Mizzou software mapping paths to the planets
A NASA probe’s flight to Mars may well seem a daunting undertaking to those who remember America’s initial efforts to send men to the moon.
Yet from Mizzou Engineering Professor Craig Kluever’s perspective, the current Mars mission is relatively straightforward. It’s NASA’s Messenger spacecraft, on its way now to Mercury using planetary gravity to guide it, that faces a complex task, in Kluever’s view.
Kluever is working to make those complicated jobs easier. Along with former MU graduate student Aaron D. Olds and Michael L. Cupples of Science Applications International Corp. in Alabama, Kluever has developed a software program that determines the best route for spacecraft interplanetary travel.
“Our software finds the best route by winnowing through possible paths using selection methods based on genetic evolution,” said Kluever, a mechanical and aerospace engineering professor.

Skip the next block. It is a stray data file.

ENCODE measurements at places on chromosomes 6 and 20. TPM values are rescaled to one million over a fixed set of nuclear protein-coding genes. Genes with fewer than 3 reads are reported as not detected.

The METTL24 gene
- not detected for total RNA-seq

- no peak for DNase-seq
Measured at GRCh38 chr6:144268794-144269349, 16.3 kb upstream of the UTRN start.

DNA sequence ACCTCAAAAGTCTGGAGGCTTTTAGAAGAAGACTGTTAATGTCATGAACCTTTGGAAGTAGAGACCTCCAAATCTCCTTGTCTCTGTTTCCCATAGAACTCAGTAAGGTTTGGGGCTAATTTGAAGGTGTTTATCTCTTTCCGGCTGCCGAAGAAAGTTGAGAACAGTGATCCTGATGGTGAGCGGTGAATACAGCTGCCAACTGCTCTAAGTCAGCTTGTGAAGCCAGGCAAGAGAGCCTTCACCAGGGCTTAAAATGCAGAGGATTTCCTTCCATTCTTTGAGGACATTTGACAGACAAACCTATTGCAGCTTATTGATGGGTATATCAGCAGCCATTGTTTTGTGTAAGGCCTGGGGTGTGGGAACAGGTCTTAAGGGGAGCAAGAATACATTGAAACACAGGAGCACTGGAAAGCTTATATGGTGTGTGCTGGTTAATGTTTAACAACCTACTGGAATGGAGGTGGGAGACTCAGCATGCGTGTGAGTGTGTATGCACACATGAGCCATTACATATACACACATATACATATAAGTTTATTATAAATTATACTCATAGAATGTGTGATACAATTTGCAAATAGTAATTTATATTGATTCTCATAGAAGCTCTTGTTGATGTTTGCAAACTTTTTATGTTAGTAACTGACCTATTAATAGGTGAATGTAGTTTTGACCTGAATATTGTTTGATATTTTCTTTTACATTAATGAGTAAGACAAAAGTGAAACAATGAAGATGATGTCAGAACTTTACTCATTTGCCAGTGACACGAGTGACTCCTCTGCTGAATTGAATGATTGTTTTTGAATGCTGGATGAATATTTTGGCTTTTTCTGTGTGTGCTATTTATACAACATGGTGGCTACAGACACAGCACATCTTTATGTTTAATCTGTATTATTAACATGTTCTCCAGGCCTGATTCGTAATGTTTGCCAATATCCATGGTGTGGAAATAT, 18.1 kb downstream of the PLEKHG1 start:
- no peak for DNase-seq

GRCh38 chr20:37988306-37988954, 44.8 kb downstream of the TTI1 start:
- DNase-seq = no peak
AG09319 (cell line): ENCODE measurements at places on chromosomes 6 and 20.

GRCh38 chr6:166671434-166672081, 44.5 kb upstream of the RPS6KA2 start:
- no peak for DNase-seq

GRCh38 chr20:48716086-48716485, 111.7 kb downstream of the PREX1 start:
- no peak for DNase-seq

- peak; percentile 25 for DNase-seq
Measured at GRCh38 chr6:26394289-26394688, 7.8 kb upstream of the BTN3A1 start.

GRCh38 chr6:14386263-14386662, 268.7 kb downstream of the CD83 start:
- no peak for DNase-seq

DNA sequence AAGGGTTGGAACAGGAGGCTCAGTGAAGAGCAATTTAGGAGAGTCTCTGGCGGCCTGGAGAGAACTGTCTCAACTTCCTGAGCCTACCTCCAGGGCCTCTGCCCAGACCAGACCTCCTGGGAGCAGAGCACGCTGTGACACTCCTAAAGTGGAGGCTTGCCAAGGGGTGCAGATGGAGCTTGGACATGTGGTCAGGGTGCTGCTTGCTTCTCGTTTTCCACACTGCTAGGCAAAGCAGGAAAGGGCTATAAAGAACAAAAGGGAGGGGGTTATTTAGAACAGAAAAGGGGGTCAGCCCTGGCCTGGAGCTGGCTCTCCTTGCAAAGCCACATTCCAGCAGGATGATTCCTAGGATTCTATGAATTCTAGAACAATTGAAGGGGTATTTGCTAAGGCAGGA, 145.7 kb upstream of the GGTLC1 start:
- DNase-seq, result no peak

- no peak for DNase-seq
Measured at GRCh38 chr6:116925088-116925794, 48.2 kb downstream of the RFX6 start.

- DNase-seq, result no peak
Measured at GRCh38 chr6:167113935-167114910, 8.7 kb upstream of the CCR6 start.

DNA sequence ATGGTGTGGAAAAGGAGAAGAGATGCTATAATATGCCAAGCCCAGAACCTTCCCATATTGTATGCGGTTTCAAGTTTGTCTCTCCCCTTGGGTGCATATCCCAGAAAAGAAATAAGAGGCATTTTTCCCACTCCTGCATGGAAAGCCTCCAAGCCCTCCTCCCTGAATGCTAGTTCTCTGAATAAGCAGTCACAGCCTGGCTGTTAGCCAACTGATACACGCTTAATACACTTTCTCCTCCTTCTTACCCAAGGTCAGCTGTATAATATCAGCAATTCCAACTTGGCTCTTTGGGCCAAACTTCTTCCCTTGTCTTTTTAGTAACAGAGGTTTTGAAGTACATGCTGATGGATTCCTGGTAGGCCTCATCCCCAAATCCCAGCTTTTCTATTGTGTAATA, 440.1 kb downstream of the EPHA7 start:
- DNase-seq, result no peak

The software is based on a survival–of–the–fittest process that uses random combinations of possible routes to determine the best interplanetary mission path, Kluever said. Existing interplanetary mission software requires more time and user experience to come up with the best route, he said.
Just what constitutes the best path can vary. The research team’s interplanetary mapping tool adjusts its routes based on how the user defines mission needs.
Sample routes show how beneficial the software can be, Kluever said. For example, the NASA Cassini mission route to Saturn—a six–year path involving several orbital maneuvers to obtain boosts from planetary gravity that took months to devise—can be calculated in a few hours with the new interplanetary mapping tool, Kluever said.
“Our software can find the route that takes either the least amount of time or the least amount of fuel to get to another planet, or it can find the route that maximizes spacecraft mass,” Kluever said.